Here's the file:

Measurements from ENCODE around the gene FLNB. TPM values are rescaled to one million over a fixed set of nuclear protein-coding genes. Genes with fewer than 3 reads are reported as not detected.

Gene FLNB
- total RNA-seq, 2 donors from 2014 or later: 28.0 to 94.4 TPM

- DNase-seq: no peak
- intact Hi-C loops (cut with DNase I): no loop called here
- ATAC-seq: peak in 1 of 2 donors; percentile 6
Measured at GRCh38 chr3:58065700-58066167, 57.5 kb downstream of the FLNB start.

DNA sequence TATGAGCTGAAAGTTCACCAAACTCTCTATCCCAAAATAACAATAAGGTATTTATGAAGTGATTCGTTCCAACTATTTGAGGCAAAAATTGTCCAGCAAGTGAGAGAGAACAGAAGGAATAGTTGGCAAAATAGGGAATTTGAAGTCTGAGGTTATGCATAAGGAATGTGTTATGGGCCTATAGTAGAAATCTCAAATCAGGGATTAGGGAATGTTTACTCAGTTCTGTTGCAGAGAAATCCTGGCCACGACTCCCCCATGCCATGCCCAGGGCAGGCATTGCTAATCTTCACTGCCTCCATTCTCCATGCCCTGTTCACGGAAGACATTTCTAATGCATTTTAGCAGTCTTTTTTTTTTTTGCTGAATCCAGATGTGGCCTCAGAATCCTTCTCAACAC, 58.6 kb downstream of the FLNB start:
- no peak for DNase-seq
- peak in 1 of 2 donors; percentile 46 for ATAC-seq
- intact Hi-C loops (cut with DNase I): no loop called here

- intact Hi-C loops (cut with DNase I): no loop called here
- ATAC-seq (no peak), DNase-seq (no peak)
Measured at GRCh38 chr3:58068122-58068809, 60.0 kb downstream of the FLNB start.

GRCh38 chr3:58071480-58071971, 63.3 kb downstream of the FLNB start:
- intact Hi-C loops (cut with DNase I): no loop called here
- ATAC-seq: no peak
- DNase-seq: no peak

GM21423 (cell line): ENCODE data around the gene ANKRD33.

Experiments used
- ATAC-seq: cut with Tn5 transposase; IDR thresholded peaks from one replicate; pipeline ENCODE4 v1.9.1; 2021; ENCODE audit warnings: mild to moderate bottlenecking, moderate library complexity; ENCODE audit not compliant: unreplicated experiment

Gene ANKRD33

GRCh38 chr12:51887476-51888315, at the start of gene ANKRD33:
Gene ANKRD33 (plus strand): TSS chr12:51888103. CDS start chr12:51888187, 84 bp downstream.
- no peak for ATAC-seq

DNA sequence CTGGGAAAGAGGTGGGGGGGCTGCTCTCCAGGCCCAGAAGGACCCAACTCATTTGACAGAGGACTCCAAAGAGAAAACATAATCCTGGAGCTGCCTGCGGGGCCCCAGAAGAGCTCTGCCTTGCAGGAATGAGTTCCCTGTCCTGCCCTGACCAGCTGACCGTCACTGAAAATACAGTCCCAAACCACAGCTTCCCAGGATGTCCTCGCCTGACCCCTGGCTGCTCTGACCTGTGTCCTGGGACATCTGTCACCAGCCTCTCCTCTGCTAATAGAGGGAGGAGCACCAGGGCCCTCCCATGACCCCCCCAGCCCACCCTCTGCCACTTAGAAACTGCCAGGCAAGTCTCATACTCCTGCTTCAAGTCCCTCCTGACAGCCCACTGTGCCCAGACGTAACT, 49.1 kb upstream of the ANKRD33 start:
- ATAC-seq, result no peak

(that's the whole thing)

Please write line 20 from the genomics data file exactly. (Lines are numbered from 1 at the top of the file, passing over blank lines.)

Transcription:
Experiments used